Posted by CaptNorris5 from The Winged Wheel, stuck in Chicago on 09/30/10 at 04:08 AM ET


Not that anyone else needs to rush to the Red Wings defence here, but that preview really overlooks anything the Wings have done this summer. In terms of improving their depth, I think Detroit have done better than any other team around, but there’s no mention of Hudler or Salei. Comparing their third line to the Canucks’ equivalent is somewhat worrying as a Canucks fan, though we’ll see how that situation changes at the trade deadline. What on earth is the difference between San Jose (core players Thornton (31), Marleau (31), Heatley (29) and Boyle (34), and who you accuse of downgrading in net) and Detroit (core players Datsyuk (32), Zetterberg (29), Franzen (30) and Lidstrom (40 - but, thanks to his cerebral style, a young 40), with far far better depth and a goalie who, at 26, is hardly about to collapse into old age), that makes one ‘about as good a team as can be assembled under the cap’, and the other an aging team that can’t beat the one-line Blackhawks?

Posted by fcjbencard on 09/30/10 at 09:49 AM ET

redxblack's avatar

I love that people keep predicting Detroit’s decline, waiting for it to happen. Watch a Griffins game sometime. Detroit’s AHL team could compete against about half the Eastern Conference, but you won’t see those guys in the NHL until they’re “old rookies”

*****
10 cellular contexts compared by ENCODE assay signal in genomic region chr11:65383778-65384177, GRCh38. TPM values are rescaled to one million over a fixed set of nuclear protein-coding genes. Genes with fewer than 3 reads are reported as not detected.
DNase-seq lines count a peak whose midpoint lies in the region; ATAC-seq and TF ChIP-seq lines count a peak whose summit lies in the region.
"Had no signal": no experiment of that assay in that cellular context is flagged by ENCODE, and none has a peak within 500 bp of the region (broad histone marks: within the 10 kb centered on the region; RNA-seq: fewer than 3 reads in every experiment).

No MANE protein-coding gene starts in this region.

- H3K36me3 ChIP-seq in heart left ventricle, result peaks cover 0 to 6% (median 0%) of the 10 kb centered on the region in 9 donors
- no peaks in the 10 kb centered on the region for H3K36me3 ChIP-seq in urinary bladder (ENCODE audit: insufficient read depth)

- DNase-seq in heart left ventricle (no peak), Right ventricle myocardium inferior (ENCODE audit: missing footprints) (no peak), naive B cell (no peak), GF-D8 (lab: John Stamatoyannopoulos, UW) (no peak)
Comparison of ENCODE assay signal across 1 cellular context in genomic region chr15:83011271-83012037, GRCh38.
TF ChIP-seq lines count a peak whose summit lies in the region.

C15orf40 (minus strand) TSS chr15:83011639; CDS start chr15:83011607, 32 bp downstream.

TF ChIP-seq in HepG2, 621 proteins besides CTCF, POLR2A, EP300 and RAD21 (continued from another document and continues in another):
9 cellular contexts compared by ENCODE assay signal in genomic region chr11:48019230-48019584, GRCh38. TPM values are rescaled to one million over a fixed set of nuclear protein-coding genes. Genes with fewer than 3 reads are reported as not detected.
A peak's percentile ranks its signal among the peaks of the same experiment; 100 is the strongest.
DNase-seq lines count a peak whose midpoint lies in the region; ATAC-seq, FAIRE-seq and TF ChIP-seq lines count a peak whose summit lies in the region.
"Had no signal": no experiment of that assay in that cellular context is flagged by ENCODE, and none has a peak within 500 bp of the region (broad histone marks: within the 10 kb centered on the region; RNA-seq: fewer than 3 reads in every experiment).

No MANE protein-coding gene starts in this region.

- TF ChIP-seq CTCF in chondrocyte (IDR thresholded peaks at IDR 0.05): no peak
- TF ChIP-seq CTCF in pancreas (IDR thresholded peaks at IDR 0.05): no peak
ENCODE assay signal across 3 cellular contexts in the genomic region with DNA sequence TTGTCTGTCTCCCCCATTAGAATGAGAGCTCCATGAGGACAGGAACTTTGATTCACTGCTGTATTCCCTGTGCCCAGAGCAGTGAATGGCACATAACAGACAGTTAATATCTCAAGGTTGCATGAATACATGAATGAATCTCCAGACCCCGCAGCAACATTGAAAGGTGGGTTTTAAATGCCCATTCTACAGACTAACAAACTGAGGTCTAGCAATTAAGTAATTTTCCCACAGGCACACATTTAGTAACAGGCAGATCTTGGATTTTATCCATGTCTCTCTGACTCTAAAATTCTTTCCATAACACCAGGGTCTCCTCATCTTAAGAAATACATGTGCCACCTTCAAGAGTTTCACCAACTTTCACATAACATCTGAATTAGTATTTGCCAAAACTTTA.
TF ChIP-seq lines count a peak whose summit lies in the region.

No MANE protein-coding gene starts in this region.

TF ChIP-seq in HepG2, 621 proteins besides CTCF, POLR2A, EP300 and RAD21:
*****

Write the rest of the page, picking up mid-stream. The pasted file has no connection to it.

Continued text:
Another facepalm moment reading TPSH.

Posted by redxblack from Akron Ohio on 09/30/10 at 09:57 AM ET

Wings_Fan_In_KC's avatar

Chicago to repeat?  Are you serious? 

You must be buying the “they still have their core” argument.

The core might get them to the playoffs but their grit/role players are ALL gone and you don’t win WCF crowns or Stanley Cups without grit/role players.

The Blackhawks have no depth, son.

Posted by Wings_Fan_In_KC from ...somewhere southwest of The Motor City... on 09/30/10 at 11:02 AM ET

Flashtastick56's avatar

What on earth is the difference between San Jose (core players Thornton (31), Marleau (31), Heatley (29) and Boyle (34), and who you accuse of downgrading in net) and Detroit (core players Datsyuk (32), Zetterberg (29), Franzen (30) and Lidstrom (40 - but, thanks to his cerebral style, a young 40), with far far better depth and a goalie who, at 26, is hardly about to collapse into old age), that makes one ‘about as good a team as can be assembled under the cap’, and the other an aging team that can’t beat the one-line Blackhawks?